Rev. Irene Monroe: As LGBTQ Americans, our patriotism is not recognized. But one of our community’s greatest moments of patriotism was the Stonewall Riots of June 27–29, 1969, in New York City’s Greenwich Village. We celebrate their heroism every day as out-of-the-closet people who are intentionally visible in various facets of American life.
Rev. Irene Monroe: Because of the bleaching of the Stonewall Riots, the beginnings of LGBTQ movement post-Stonewall is an appropriation of a black, brown, trans, and queer liberation narrative. And it is the deliberate visible absence of these black, brown, and yellow LGBTQ people that makes it harder, if not nearly impossible, for LGBTQ communities to build trusted coalitions with white LGBTQ communities.
Rev. Irene Monroe: The posturing last week from Congress was great theater. All the thespians performed their parts well, especially Obama. Why? If DADT is not repealed it gives the President an easy out. It allows the President to distance himself politically by shifting the responsibility and blame for DADT’s outcome from himself to some one else.
Rev. Irene Monroe: We live in a society that is hypercritical of failure and super exuberant about success. As a culture, we have developed a false and damaging dichotomy about the relationship between failure and success that success has become a public affair of celebration and failure a private funeral of condemnation.
Rev. Irene Monroe: Wright has been on the country music scene since 1994, and professionally she worried about her career as an out lesbian, stating, “No one like me in country music has ever admitted his or her homosexuality.” While it is true that K.D. Lang was an out lesbian in Country Music, she eventually moved out of the genre into Pop, leaving many to speculate she did so because of her sexual orientation.
Rev. Irene Monroe: In February, when the nation’s top two Defense officials — Defense Secretary Robert Gates and Admiral Mike Mullen, Chairman of the Joint Chiefs of Staff — advocated for a repeal of the 1993 “Don’t Ask, Don’t Tell (DADT)” policy, universities like Brown, Columbia, and Harvard, to name a few, allowed ROTC to march its way back on campus.
Rev. Irene Monroe: As president for forty years (1957- 1997) of the National Council of Negro Women (NCNW), an organization with the objective of advancing opportunities and the quality of life for African American women, their families, and communities with programs on issues like voting rights, poverty and, in later years, AIDS, Height understood that black families and communities could neither be whole nor healthy without championing gay civil rights for its LGBTQ community.
Rev. Irene Monroe: When you have a pope more invested in doctrinal debates than personal suffering, and more invested in exerting his ecclesiastical power in defrocking dissident theologians than his priestly flock of sex predators, then it’s easy to comprehend why the decades-long pleas and petitions from Catholic parishioners – worldwide – to Pope Benedict XVI to do something never made anything happen.
Rev. Irene Monroe: Sometime in the late hours of Saturday night the call will come in. Philbert (not his real name) — like many of his Christian LGBTQ buddies — waits anxiously for the call to tell him the time and place of the van pickup, and where it’ll drop he and his friends off to a safe and secluded place for Sunday worship.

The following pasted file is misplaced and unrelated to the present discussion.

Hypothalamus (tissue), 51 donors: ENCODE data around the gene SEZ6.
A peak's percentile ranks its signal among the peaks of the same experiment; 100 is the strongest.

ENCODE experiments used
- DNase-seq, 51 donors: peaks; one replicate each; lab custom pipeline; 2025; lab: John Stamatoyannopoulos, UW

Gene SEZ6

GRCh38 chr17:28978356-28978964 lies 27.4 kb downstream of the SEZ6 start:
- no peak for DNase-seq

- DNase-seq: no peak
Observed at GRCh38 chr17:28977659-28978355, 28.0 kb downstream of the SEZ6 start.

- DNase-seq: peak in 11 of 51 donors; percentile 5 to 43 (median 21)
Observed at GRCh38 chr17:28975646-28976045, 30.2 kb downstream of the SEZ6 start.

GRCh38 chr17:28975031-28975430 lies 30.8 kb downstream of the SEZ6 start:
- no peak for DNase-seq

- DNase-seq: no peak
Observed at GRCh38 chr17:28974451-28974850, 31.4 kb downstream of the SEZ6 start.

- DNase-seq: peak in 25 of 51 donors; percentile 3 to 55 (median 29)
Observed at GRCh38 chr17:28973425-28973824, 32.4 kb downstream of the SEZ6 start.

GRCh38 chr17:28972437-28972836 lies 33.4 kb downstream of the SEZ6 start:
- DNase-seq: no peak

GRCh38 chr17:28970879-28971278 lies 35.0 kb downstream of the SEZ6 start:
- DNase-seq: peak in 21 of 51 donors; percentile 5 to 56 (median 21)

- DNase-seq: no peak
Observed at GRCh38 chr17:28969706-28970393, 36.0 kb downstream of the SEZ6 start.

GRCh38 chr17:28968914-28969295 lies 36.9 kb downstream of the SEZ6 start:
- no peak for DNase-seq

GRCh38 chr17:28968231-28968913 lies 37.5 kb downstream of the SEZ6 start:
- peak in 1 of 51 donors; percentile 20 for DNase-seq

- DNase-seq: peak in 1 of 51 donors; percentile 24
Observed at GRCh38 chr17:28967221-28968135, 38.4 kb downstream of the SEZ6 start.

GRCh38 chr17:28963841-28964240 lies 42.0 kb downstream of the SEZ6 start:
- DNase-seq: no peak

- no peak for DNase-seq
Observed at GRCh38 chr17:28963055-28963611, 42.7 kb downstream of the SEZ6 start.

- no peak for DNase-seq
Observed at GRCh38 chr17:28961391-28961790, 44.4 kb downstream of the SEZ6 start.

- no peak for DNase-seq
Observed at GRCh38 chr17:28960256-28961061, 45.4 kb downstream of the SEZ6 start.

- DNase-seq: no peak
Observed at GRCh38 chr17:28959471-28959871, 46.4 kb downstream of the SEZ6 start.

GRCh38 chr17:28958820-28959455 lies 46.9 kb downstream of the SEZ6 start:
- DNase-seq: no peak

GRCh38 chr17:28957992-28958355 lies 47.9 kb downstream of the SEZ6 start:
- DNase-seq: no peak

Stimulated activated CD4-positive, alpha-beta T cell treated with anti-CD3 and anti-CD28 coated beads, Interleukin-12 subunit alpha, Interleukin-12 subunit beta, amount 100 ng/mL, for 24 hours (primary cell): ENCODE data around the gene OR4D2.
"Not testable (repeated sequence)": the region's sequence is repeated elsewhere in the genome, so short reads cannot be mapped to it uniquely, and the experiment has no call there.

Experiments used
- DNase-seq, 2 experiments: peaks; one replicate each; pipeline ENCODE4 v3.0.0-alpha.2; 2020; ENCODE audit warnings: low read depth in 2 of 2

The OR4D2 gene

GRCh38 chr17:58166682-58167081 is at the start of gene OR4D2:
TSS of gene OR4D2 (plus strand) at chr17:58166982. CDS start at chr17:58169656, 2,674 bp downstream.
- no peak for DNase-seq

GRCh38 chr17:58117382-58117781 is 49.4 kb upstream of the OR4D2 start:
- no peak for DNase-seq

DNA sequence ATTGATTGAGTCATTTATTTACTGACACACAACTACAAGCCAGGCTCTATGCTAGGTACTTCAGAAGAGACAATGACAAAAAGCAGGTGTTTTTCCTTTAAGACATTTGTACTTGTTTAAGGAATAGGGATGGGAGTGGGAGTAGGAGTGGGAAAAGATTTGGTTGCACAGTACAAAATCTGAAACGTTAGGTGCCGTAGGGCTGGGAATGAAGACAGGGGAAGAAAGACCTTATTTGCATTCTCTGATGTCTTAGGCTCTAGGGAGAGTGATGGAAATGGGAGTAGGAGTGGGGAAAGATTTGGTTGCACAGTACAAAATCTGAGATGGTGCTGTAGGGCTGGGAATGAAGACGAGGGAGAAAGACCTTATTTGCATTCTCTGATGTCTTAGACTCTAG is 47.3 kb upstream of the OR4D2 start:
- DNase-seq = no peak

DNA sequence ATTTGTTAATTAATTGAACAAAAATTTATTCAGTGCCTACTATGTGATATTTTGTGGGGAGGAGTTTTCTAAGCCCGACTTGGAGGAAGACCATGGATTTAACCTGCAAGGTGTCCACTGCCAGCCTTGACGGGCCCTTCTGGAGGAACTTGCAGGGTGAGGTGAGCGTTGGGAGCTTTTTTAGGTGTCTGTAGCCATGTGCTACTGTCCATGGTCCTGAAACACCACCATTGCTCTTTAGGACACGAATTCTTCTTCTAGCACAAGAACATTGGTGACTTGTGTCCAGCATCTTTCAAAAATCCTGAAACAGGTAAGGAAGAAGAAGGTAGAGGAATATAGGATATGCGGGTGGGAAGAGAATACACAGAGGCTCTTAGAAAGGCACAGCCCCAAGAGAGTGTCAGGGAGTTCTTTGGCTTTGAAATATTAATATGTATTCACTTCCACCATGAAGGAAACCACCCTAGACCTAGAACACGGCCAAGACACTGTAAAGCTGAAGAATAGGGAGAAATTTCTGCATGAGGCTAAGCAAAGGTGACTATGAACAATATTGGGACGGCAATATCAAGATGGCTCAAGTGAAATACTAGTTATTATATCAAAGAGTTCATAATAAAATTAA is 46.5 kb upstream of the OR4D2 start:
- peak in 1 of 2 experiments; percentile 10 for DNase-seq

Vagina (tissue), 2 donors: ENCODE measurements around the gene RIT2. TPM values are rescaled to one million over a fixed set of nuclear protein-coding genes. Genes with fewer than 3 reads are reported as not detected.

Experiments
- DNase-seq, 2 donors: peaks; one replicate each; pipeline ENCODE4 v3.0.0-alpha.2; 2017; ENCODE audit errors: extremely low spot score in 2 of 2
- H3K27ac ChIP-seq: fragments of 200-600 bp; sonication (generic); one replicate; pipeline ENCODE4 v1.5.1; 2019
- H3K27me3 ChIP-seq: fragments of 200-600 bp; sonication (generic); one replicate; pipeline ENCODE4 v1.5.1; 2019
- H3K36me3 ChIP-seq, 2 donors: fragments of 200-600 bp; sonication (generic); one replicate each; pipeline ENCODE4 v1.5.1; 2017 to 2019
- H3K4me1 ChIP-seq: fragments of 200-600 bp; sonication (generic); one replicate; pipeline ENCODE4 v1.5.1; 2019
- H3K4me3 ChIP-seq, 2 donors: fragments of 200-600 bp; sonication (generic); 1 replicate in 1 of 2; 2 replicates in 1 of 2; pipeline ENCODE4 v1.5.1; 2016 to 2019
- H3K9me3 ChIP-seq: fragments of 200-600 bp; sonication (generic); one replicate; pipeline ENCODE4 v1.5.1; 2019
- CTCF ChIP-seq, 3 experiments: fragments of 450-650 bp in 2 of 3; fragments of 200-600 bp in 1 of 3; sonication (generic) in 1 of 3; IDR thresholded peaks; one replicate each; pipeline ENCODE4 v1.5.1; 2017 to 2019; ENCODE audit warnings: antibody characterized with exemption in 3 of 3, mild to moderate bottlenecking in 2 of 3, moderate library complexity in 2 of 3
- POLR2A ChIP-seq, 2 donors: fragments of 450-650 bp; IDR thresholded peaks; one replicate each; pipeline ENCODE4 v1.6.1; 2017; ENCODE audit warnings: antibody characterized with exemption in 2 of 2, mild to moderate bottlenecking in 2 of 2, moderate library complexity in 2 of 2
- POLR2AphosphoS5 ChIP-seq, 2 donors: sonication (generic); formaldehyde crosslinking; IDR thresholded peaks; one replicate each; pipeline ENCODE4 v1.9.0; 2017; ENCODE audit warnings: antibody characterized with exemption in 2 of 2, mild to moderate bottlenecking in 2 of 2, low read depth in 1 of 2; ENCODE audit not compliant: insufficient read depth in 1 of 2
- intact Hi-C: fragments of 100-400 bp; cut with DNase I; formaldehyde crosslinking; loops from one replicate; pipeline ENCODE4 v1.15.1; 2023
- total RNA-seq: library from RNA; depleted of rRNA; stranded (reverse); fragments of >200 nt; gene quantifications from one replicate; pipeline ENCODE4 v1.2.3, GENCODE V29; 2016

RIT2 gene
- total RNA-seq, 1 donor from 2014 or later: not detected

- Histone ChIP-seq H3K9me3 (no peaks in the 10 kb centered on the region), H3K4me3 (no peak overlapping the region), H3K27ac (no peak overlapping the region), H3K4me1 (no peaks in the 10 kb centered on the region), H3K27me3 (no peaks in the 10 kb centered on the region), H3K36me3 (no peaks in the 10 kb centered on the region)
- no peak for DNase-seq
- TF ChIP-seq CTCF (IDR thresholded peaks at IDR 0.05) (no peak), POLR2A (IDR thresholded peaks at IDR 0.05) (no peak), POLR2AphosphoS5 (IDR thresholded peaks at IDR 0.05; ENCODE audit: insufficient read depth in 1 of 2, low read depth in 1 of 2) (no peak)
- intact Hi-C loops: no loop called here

Rev. Irene Monroe: While many black pro-lifers believe that the way to maintain the institution of the black family and to overcome white supremacy is by denying women their right to choose, these same anti-abortionists ironically are also anti-gay, anti-birth control, and anti-condoms, ignoring that homophobic vitriol, STDs and HIV/AIDS will kill the black family sooner than white supremacists anti-black conspiracy theories.
Rev. Irene Monroe: While in pre-Hitler Germany all-female orchestras were de rigeur in many avant-garde entertainment clubs, these homosocial all-women’s bands created tremendous outrage during Hitler’s regime. Snow was sent to a concentration camp not only because she was black and in the wrong place at the wrong time, but also because of her “friendships” with German women musicians, implying lesbianism.
Rev. Irene Monroe: Sadly, Bayard Rustin, the gay man who was chief organizer and strategist for the 1963 March on Washington that further catapulted Martin Luther King onto the world stage, was not the beneficiary of King’s dream.
Rev. Irene Monroe: Just as my enslaved ancestors could have never imagined an African American family residing in the White House, nor could my African American LGBTQ brothers and sisters who fought in the Stonewall Riots of 1969 in New York’s Greenwich Village imagine that one day a special invitation from the White House would openly welcome us in.
What’s in a greeting? With Ramadan, Hanukkah, Kwanzaa, Winter Solstice and Christmas all going on this time of year, one would think that an all-inclusive seasonal greeting emblematic of our nation’s religious diversity would be embraced by us all with two simple words — Happy Holidays! However, the season’s greeting is the ongoing chapter in [...]
The Washington data is really a microcosm of what we already know: that AIDS in America today is a black disease,” said Phil Wilson, founder of the Black AIDS Institute, an HIV/AIDS think tank that focuses exclusively on AIDS among black Americans.
The Church of God in Christ (COGIC) is the largest African American church and largest Pentecostal church in the United States. And as the largest denominational black church in the country, it is also the loudest in rebuking homosexuality. But using many of the gospel music industry mega-stars from COGIC, the church’s charismatic worship style shouts to a black gay male queer gospel aesthetic every Sunday. The church is conflicted with itself.